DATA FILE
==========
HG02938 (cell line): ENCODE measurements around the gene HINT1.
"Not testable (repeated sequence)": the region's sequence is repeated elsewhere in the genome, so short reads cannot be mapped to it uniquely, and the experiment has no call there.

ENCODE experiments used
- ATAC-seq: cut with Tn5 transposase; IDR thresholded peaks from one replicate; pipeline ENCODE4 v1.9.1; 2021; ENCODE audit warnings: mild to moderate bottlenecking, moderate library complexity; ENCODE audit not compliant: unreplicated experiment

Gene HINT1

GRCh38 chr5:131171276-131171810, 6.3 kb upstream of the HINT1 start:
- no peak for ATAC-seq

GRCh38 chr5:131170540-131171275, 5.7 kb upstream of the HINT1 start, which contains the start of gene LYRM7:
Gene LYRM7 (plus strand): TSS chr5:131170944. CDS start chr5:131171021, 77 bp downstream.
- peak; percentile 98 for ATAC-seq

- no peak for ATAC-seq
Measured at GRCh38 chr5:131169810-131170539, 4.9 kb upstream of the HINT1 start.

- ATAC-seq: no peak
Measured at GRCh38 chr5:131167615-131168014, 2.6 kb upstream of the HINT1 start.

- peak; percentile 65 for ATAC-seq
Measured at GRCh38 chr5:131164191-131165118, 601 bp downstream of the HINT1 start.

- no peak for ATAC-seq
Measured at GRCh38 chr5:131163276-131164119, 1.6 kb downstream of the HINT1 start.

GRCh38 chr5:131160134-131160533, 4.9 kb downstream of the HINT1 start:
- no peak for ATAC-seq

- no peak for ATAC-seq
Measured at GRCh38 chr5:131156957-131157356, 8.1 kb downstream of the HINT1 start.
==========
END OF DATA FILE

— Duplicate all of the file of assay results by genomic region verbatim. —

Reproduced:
HG02938 (cell line): ENCODE measurements around the gene HINT1.
"Not testable (repeated sequence)": the region's sequence is repeated elsewhere in the genome, so short reads cannot be mapped to it uniquely, and the experiment has no call there.

ENCODE experiments used
- ATAC-seq: cut with Tn5 transposase; IDR thresholded peaks from one replicate; pipeline ENCODE4 v1.9.1; 2021; ENCODE audit warnings: mild to moderate bottlenecking, moderate library complexity; ENCODE audit not compliant: unreplicated experiment

Gene HINT1

GRCh38 chr5:131171276-131171810, 6.3 kb upstream of the HINT1 start:
- no peak for ATAC-seq

GRCh38 chr5:131170540-131171275, 5.7 kb upstream of the HINT1 start, which contains the start of gene LYRM7:
Gene LYRM7 (plus strand): TSS chr5:131170944. CDS start chr5:131171021, 77 bp downstream.
- peak; percentile 98 for ATAC-seq

- no peak for ATAC-seq
Measured at GRCh38 chr5:131169810-131170539, 4.9 kb upstream of the HINT1 start.

- ATAC-seq: no peak
Measured at GRCh38 chr5:131167615-131168014, 2.6 kb upstream of the HINT1 start.

- peak; percentile 65 for ATAC-seq
Measured at GRCh38 chr5:131164191-131165118, 601 bp downstream of the HINT1 start.

- no peak for ATAC-seq
Measured at GRCh38 chr5:131163276-131164119, 1.6 kb downstream of the HINT1 start.

GRCh38 chr5:131160134-131160533, 4.9 kb downstream of the HINT1 start:
- no peak for ATAC-seq

- no peak for ATAC-seq
Measured at GRCh38 chr5:131156957-131157356, 8.1 kb downstream of the HINT1 start.